In powertrain circles, it’s widely accepted that brilliant designs win the outright International Engine of the Year Award, but only truly great developments do it back-to-back. And history certainly seems to support this thinking; until this year, the exclusive ‘doubles’ club consisted of only three car makers and four engines across the Awards’ rich 19-year history. Ireland is represented on the International Engine of the Year jury by our own managing editor, Padraic Deane.
First to do it was BMW M’s V10 monster in 2005/2006. BMW then did the ‘double-double’ when its 3.0 twin-turbo claimed the crown in 2007/2008. Next was Volkswagen with its innovative 1.4 TwinCharger in 2009/2010. And the last to join was Ford with the brilliant 1.0 EcoBoost, which in fact won the outright title three consecutive times, from 2012 to 2014.
And so Ferrari’s all-conquering F154CB heart has joined this elite club of just four other powertrain creations to do the much sought-after IEOTYA ‘double’, having successfully defended its title from last year.
That the race to win the outright International Engine of the Year Award was a close call – Porsche’s 911 3.0 turbo finished just 35 points off the pace – will be irrelevant to Ferrari and Prancing Horse aficionados.
This victory cements the heart-pounding twinturbocharged V8’s place in the history books. And if that’s not impressive enough, in the past two years the 488 pusher has won no fewer than seven awards in total, including the category class victories, back-to-back Performance Engine titles, and the coveted New Engine award last year. If ever there was an engine that has made its mark on these awards and the automotive industry in general, it’s this one! So congratulations to Ferrari, powertrain chief Vittorio Dini, and all the engineers over in Maranello.
“It’s fitting that probably the best turbocharged engine ever developed has secured back-to-back outright International Engine of the Year Award titles,” enthused Dean Slavnich, co-chairman of the International Engine of the Year Awards.
“This blend of heart-thumping performance on both road and track, with a glorious V8 Maranello rumble and an ultra-sophisticated design that’s loaded with advanced technologies, makes the Ferrari V8 unbeatable for another year.”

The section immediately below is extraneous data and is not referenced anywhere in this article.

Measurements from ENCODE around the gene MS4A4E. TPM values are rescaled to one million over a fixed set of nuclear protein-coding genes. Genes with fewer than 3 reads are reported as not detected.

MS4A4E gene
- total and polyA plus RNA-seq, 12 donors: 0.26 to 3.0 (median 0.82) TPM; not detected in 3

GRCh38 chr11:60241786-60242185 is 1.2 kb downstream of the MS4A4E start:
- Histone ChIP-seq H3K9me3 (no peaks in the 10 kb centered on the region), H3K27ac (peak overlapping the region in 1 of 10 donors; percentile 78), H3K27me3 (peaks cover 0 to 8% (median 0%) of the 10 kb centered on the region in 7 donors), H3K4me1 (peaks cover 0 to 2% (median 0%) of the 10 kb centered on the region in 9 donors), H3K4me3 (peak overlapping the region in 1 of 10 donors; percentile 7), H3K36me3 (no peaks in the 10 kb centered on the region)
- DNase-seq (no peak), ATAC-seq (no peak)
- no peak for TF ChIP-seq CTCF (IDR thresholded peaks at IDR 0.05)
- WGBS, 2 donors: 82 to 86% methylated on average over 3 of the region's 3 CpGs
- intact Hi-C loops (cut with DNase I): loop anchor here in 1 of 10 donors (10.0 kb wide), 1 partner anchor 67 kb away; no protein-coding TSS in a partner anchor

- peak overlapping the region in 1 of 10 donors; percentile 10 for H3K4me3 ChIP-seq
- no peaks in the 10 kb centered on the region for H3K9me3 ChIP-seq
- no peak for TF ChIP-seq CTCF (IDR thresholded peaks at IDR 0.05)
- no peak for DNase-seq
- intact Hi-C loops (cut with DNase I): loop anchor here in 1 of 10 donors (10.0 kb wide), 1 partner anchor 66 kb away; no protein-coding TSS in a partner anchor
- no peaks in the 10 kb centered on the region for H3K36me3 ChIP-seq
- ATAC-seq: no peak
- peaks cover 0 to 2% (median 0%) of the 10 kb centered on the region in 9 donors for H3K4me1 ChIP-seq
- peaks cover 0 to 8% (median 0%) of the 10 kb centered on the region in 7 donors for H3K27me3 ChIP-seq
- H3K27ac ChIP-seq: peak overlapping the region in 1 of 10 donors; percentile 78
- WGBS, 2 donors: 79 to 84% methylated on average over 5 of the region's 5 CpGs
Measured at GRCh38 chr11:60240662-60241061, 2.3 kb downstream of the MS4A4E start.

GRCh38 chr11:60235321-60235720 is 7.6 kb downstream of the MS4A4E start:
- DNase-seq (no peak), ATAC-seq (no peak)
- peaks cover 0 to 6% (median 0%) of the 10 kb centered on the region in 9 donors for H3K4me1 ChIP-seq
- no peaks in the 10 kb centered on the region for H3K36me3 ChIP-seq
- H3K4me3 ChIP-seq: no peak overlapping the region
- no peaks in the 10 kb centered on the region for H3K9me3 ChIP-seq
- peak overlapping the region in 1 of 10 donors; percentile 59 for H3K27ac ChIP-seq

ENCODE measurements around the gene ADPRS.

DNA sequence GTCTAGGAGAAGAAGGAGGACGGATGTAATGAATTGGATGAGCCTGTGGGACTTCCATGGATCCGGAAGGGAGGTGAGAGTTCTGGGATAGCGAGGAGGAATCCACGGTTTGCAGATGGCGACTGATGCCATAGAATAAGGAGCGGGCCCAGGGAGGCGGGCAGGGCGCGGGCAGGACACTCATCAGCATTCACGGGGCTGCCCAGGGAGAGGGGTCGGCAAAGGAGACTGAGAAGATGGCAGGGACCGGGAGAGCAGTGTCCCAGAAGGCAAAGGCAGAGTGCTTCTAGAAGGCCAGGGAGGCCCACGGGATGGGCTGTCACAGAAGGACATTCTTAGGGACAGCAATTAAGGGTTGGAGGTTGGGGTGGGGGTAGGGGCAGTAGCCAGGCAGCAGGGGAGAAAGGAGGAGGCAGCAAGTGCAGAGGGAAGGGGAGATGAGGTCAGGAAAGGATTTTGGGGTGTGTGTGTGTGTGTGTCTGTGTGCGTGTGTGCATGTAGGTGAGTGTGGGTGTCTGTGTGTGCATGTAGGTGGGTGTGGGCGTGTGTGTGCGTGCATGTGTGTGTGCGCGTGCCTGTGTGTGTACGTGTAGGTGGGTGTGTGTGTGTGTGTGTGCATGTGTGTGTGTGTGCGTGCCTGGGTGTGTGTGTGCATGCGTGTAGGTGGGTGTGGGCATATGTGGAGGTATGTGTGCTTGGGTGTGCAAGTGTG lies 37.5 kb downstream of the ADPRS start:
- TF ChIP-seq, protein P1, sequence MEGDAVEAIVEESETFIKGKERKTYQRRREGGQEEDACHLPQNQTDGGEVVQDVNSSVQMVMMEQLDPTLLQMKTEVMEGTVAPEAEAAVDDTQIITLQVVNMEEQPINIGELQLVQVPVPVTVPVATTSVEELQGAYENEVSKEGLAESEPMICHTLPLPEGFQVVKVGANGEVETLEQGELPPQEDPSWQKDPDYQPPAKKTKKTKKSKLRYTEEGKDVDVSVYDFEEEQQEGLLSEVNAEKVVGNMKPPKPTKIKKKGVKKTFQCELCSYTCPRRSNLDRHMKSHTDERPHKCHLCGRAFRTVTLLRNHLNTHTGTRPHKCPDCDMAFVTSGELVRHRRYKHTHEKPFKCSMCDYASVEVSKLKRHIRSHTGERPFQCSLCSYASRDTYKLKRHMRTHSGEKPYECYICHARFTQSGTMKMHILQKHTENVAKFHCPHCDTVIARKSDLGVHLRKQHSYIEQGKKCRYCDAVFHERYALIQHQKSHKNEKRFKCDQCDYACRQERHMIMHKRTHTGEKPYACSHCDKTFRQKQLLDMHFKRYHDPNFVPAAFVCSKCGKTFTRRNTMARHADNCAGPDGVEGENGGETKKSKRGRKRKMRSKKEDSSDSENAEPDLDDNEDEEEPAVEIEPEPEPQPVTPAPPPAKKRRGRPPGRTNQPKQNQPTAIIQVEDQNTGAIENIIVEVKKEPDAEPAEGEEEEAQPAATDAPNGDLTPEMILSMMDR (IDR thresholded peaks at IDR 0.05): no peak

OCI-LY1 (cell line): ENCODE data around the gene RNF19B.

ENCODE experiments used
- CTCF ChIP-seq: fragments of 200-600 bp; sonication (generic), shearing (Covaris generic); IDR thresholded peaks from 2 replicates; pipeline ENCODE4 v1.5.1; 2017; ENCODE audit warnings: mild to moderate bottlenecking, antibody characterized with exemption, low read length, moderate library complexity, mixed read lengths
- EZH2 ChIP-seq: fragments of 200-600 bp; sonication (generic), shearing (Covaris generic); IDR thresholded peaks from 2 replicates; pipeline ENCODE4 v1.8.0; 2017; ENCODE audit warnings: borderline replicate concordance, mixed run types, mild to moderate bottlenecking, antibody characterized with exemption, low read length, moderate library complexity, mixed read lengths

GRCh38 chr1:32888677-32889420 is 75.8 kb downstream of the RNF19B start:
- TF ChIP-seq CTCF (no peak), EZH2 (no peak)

But unlike in 2016, there’s much more to this year’s International Engine of the Year Awards then just a screaming, charged Ferrari eight cylinder that’s oozing with advanced technologies and innovation.
Representing a first for the International Engine of the Year Awards, an Electric Powertrain category has been created that’s specifically for 100% battery electric vehicles, showcasing the advances in technology for this type of powertrain as it grows in popularity around the world.
The key here is that the winner of this all-new grouping is entered into the second round contest, meaning a BEV could, for the first time, win the outright International Engine of the Year Award – something that wasn’t possible by winning Green Engine, Performance Engine or New Engine titles. But judging by how voting went in round two, there’s still a long way to go before an electric vehicle powertrain wins the outright International Engine of the Year Award.
After the overall International Engine of the Year gong, the next category many car makers want to win is the New Engine, which over the years has been won by BMW (a staggering five times), Volkswagen (twice), Fiat (twice), and then Mazda, Toyota, Porsche, Ford and Mercedes- AMG all once.
Picking up the coveted New Engine title for 2017, then, is Honda’s wonderful 3.5 V6 hybrid powertrain for the new NSX, which wowed judges and successfully fought off strong competition from Mercedes-Benz, Alfa Romeo and BMW.
It’s been a long 11-year absence for the Japanese car maker, which won no fewer than 22 awards between 1999 and 2006, but Honda has finally returned with a bang to the International Engine of the Year Awards. Welcome back!